Chandler and another State Street employee, Phyliss Schroder ("Schroder"),[9] discussed the review with Stephenson. Stephenson did not sign the review because she disagreed with Chandler's assessment that she had not met the bank's standards in two areas. On the review, Wigmore noted that he and Chandler would continue to work with Stephenson to develop her skills. (DS Dep. I & Ex. 10; Docket Entry # 29).

In September 1989 Stephenson requested a promotion to the position of Tax Accountant. The position, as originally posted, had a grade level of 11. (Docket Entry # 30, ¶ 27). At the time of her request, Stephenson was at a grade level of ten, having been *1268 elevated from a grade level of eight.[10] Chandler approved Stephenson for the position. According to Wigmore, the position, as originally posted at the bank, did not involve "a substantial raise in pay or change in responsibilities." State Street did not interview Stephenson for the position. After the initial posting of the job opening, however, Nancy Schafer ("Schafer"),[11] the hiring manager with respect to the position, changed the position to require officer level duties. In November 1989 a State Street official advised Stephenson by telephone of the denial of her request because the position had been upgraded to an officer level position. (Docket Entry # 13, ¶ 20(a); DS Dep. III & Ex. 47; Docket Entry # 30, ¶ 27 & Ex. W; SR Dep. I; Docket Entry # 51, ¶ 29).[12]

In January 1990 Chandler issued a written warning to Stephenson.[13] Chandler issued the warning partly because of Stephenson's failure to maintain a standardized filing system and failure to deliver sell instructions on a timely basis. Chandler also believed that Stephenson "was making far too many money movement errors" and "refused to accept constructive criticism." She also chastised Stephenson for her excessive absenteeism, loss of bank documents and not opening her mail. While acknowledging the truth about a number of Chandler's comments, Stephenson testified that she always opened her mail on a daily basis. In addition, she attests that she did not have a secure area in which to place bank documents. At one point in her deposition, Stephenson testified that she "did not lose any bank documents."

The written warning also attached two debit and credit tickets. Stephenson unsuccessfully attempted to question Chandler and Wigmore about the tickets. In closing, the warning advised Stephenson that, absent substantial improvement, she would be issued a final written warning. (Docket Entry # 29, Ex. B; DS Dep. II, Ex. 14; Docket Entry # 51, ¶ 22).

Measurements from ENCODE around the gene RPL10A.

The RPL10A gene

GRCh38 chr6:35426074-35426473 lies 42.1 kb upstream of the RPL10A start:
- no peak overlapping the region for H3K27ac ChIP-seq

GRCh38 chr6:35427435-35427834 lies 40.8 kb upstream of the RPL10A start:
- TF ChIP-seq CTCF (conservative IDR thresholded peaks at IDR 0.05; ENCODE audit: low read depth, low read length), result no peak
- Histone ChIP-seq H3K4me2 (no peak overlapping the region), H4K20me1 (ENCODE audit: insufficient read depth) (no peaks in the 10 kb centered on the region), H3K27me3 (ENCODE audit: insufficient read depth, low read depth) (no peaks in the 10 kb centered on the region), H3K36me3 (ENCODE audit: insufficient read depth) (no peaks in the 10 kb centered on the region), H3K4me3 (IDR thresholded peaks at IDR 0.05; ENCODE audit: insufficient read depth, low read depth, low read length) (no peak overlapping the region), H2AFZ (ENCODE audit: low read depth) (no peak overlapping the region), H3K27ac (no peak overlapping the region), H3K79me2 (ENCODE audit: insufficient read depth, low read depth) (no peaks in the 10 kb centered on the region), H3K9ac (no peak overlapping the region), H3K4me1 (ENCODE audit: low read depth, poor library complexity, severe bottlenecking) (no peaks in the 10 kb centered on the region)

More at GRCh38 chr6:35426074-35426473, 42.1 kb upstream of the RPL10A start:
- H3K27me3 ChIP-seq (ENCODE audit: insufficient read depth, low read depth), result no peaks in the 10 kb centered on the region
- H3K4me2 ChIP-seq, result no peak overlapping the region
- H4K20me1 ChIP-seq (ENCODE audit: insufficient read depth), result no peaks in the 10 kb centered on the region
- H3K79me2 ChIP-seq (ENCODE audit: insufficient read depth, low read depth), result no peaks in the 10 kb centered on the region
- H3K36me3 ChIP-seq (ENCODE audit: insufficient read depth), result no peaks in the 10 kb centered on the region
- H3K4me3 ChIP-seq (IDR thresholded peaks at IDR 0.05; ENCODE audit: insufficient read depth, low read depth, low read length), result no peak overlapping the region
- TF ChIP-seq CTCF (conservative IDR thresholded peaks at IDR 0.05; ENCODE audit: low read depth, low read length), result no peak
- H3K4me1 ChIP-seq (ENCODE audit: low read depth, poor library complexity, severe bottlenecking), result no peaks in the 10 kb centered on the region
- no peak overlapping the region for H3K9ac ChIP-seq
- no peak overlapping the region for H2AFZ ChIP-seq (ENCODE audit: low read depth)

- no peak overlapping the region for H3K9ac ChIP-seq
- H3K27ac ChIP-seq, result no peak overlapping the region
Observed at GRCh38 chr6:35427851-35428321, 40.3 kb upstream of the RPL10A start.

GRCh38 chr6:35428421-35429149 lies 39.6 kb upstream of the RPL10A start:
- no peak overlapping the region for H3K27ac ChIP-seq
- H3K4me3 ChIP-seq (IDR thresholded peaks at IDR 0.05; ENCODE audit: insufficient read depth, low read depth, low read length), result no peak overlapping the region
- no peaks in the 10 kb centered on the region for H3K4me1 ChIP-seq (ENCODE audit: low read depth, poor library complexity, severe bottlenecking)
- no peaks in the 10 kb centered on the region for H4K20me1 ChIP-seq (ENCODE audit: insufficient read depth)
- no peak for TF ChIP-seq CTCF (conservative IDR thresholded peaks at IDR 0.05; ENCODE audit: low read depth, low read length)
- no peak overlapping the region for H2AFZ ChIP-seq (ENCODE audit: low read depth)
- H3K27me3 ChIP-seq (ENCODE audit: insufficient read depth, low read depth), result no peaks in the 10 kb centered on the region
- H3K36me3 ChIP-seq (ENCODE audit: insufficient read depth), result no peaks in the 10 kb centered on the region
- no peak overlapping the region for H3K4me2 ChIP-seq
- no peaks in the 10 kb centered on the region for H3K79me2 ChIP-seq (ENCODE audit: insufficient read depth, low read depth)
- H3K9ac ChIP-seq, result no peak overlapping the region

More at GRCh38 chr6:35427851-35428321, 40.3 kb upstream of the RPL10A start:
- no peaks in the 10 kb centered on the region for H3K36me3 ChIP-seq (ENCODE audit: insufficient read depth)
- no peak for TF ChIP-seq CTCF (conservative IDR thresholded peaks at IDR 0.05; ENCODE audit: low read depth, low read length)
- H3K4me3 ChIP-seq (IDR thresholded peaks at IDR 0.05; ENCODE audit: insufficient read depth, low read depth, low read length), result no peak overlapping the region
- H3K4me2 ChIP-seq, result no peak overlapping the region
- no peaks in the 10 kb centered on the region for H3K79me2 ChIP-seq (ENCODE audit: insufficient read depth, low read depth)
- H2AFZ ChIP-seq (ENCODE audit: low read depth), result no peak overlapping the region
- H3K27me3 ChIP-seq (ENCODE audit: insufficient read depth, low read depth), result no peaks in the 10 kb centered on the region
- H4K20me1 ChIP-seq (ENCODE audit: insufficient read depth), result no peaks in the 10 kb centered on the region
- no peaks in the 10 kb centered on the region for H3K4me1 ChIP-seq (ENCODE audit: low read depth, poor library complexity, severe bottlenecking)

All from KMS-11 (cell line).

During March 1990 State Street assigned an employee, referred to as a floater, to assist Stephenson in accurately and efficiently performing her duties. A memorandum prepared by the floater notes that Stephenson was "doing much better" and that "things are going well." It also noted, however, that Stephenson committed a number of errors in late March and early April 1990. (Docket Entry # 30, ¶ 16; DS Dep. II, Ex. 15; Docket Entry # 29, ¶ 8).

On or about March 20, 1990, Stephenson attempted to speak with Schroder about the written warning in accordance with the bank's open door policy as set forth in the bank's employee handbook. When Stephenson asked Schroder to substantiate the warning, Stephenson believed that Schroder acted in a threatening manner.[14] Stephenson therefore believed it was futile to attempt to seek further redress within the bank. (DS Dep. II; Docket Entry # 51, ¶¶ 25 & 26).

A March 20, 1990 business memorandum by Schroder reflects that she met with Stephenson, Wigmore and Chandler on March 20, 1990, to discuss the written warning. Therein, Schroder states that she told Stephenson that if she continued certain conduct *1269 that Schroder would terminate Stephenson's employment on the grounds of insubordination due to her conduct. (DS Dep. III & Ex. 34).

In March 1990 Stephenson requested that the bank provide her with educational assistance. Schroder denied the request because of the warning. State Street provided educational assistance to an employee only in the event that the employee was "performing satisfactorily in [his] job." At other times during her employment, Stephenson availed herself of the educational assistance offered through State Street. (DS Dep. III, Ex. 33 & 34; Docket Entry # 13, ¶ 20(e); DS Dep. II).